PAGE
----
Welcome to Part 3 of our series discussing the General Data Protection Regulation (GDPR). With this post, we’re going to dig into some key concepts in the legislation.
(If you’re asking yourself, “What is this GDPR thing?” It’s a major piece of legislation coming out of the European Union (EU) which regulates the processing of personal data and it could significantly impact your business regardless of where your organization is based. The GDPR will become enforceable on May 25, 2018. For more information, check out Part 1 and Part 2 of our blog post series on GDPR and the session from SIGNAL London, “GDPR and Beyond: Data Protection at Twilio.”)
Before we get started, I want to give you fair warning—this post is going to get into some legal-ish stuff. But, bear with me here. These concepts are an important foundation for understanding your and Twilio’s obligations with regard to processing personal data in compliance with GDPR.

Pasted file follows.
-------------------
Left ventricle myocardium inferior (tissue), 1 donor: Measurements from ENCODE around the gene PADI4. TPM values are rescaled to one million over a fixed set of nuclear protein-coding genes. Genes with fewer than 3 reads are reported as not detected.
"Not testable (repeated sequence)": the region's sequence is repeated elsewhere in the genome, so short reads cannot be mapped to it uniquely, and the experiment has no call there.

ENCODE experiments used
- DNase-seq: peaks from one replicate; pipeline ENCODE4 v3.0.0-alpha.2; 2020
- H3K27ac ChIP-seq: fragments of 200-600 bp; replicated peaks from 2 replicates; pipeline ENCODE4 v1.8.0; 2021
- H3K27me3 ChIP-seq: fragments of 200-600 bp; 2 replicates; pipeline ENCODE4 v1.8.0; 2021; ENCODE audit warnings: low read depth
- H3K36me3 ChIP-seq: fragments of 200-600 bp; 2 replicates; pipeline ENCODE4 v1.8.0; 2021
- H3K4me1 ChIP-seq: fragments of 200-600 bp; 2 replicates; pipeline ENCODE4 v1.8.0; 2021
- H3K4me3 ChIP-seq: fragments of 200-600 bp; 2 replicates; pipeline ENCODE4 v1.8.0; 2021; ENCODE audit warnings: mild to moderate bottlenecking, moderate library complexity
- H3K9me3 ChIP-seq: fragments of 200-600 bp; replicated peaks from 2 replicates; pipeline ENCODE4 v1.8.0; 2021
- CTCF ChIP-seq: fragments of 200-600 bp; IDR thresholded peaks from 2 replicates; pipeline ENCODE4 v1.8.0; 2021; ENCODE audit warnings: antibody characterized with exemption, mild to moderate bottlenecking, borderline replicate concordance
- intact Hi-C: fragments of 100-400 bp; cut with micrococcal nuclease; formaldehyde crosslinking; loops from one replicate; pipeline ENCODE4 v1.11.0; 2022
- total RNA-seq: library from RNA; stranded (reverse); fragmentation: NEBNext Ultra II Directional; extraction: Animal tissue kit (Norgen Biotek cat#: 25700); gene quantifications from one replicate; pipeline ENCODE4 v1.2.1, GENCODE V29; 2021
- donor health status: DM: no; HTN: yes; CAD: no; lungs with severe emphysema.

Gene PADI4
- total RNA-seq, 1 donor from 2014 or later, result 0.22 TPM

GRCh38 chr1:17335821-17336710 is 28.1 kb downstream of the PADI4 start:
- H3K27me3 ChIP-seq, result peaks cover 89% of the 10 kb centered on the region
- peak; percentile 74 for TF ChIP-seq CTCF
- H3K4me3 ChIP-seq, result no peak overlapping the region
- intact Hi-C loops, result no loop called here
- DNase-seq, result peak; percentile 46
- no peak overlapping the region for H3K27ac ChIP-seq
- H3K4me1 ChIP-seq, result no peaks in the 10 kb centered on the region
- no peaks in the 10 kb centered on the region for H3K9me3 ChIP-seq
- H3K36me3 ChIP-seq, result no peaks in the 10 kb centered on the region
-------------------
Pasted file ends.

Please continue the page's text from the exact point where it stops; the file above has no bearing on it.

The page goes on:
Let’s dig in...
GDPR is a law designed to ensure adequate protection of the privacy rights of data subjects. So, who (or what) is a data subject?
GDPR defines “data subjects” as “identified or identifiable natural person[s].” In other words, data subjects are just people—human beings from whom or about whom you collect information in connection with your business and its operations.
Your obligations with regard to data subjects and their personal data depend on whether you’re considered a controller or a processor under GDPR. Though the concepts of controllers and processors also existed under the Data Protection Directive, the precursor to GDPR, I’m going to venture that many are just now digging into these concepts. So, let’s review.